Digital print on paper, plywood
Courtesy of the artist
In medieval Catholic theology, limbo was the place for souls who did not go to heaven, hell or purgatory; those who deserved neither eternal torment nor salvation, for example, unbaptized babies or those who died before the coming of Christ. Dasha Trofimova’s Limbo features things left behind. They are no longer used by humans, but have not yet been recycled. The series began with objects from the artist’s home in Pavlodar (Kazakhstan), abandoned following her family’s emigration to Russia. It continues to unfold in the spaces of former Soviet research institutes temporarily rented out as artists’ studios, among other things, but which, at the next turn of the samsara- gentrification wheel, are destined for demolition to make way for luxury housing. A personal story featuring family objects thus becomes a prototype for a collective one, reflecting the historical moment of creative clusters’ fragile presence on the ruins of scientific institutions, before the earth beneath them takes on a new life involving a mortgage. The photographs in the exhibition were taken at Moscow’s Giredmet and Phazotron research institutes, which are marked for demolition.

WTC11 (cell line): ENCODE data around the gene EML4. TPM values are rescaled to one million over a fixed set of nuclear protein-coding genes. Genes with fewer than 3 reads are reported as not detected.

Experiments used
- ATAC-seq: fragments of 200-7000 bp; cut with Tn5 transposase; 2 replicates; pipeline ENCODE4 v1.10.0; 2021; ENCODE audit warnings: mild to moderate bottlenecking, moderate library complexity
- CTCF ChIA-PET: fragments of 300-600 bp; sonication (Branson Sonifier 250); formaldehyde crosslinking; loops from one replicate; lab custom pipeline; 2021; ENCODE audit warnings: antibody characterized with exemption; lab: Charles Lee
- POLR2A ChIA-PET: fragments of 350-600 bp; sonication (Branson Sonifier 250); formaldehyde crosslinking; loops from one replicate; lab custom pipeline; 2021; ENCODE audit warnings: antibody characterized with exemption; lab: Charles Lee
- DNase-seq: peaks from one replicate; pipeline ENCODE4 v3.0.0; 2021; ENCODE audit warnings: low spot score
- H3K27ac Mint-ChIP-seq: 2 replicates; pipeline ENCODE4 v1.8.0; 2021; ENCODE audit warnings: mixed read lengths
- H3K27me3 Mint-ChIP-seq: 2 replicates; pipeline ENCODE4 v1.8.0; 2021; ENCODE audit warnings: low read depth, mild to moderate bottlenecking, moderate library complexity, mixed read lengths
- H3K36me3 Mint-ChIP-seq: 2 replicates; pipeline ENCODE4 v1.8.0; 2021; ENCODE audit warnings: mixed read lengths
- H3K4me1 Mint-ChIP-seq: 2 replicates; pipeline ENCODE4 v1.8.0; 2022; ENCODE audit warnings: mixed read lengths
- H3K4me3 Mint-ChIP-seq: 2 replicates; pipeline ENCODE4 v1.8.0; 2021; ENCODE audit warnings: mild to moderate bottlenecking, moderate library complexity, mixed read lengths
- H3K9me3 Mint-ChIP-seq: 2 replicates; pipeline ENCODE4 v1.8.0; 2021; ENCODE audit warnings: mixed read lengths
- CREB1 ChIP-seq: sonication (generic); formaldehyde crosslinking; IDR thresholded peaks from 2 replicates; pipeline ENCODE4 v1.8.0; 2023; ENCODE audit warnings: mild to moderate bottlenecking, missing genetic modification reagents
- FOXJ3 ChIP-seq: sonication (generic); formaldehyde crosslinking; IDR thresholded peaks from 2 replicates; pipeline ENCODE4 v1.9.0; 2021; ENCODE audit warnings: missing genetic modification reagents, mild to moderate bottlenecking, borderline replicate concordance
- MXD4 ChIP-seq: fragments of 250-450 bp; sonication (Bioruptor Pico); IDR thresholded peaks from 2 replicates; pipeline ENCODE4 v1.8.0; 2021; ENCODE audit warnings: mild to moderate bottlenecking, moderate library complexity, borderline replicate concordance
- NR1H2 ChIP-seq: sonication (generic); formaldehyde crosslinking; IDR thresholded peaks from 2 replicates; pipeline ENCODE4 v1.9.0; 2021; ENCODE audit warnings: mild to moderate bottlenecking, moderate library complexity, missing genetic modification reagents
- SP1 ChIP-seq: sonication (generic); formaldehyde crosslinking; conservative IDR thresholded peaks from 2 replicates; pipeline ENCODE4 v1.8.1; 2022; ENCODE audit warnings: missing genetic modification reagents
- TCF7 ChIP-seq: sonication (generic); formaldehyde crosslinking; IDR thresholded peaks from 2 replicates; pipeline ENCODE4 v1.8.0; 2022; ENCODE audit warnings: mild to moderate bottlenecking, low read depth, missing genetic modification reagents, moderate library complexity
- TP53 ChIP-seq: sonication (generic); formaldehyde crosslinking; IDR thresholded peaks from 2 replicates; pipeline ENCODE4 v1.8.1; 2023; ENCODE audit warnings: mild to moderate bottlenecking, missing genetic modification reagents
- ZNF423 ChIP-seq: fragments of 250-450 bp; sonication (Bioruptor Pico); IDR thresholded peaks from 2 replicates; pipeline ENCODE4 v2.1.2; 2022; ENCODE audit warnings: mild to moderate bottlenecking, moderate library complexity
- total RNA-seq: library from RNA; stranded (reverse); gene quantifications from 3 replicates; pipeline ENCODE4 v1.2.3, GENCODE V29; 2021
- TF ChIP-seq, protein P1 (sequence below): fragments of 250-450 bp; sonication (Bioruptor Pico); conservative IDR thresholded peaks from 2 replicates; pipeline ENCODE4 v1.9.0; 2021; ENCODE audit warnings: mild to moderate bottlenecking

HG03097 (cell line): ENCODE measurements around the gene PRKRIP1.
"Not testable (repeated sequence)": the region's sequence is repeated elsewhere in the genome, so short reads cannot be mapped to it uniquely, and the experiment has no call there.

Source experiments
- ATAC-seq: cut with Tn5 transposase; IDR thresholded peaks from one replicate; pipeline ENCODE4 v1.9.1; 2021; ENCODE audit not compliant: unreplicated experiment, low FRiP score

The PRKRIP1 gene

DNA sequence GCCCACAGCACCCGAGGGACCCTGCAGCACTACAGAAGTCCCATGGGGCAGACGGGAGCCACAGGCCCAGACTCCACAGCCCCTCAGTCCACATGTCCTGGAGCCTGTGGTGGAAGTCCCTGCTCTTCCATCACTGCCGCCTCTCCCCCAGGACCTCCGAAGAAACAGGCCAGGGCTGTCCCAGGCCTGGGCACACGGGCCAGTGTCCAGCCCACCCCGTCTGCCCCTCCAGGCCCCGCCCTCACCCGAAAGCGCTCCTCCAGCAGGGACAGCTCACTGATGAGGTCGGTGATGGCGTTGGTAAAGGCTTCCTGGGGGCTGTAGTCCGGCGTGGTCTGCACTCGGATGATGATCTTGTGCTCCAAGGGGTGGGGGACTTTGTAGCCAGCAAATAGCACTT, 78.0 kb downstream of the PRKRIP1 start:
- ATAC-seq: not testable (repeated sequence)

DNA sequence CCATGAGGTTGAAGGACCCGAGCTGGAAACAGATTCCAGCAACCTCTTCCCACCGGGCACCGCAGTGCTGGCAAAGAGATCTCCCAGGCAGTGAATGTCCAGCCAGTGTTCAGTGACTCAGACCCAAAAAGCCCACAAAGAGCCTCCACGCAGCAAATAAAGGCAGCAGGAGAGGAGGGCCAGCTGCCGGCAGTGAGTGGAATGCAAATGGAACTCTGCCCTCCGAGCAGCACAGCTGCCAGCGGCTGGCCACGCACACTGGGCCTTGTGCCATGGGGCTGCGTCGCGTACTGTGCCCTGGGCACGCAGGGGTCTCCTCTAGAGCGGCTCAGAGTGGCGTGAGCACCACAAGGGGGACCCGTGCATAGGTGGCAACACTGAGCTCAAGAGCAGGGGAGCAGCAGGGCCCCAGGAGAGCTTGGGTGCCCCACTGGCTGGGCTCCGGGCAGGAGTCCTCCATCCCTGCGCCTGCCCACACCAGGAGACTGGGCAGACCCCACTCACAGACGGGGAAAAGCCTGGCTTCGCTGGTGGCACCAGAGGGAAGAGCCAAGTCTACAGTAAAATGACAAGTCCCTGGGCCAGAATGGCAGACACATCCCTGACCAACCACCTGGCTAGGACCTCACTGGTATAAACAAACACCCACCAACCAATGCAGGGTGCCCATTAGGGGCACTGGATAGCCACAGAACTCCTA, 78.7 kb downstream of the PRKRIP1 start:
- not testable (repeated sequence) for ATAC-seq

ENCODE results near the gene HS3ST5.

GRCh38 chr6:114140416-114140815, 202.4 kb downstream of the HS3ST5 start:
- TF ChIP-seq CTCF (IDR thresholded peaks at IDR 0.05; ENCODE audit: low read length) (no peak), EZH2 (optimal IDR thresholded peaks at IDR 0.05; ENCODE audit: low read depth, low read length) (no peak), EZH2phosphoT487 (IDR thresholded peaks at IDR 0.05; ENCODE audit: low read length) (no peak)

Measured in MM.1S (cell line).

There is no nostalgic mood or trendy vintage styling in the series. Trofimova collects things into seemingly unstable, absurd, somewhat sad, and slightly ironic heaps, which look like they will collapse immediately after the shoot. Rather than documenting a moment gone by in the manner of Susan Sontag, here photography is used by the artist as a means of staging a possible presence of things in space and time, and new connections between them. The large scale of the prints means the things are almost life-size. Mounted on sheets of plywood leaning against the wall, they appear to transfer the artist’s “collages” into the exhibition space. It is not the ruins of former utopias—a subject much in demand by previous generations of artists working with the medium of photography—that stand before us but a speculative documentation of current processes, where the artist demonstrates an interest in collective memory, including the memory of these alien found objects that is shared with other people.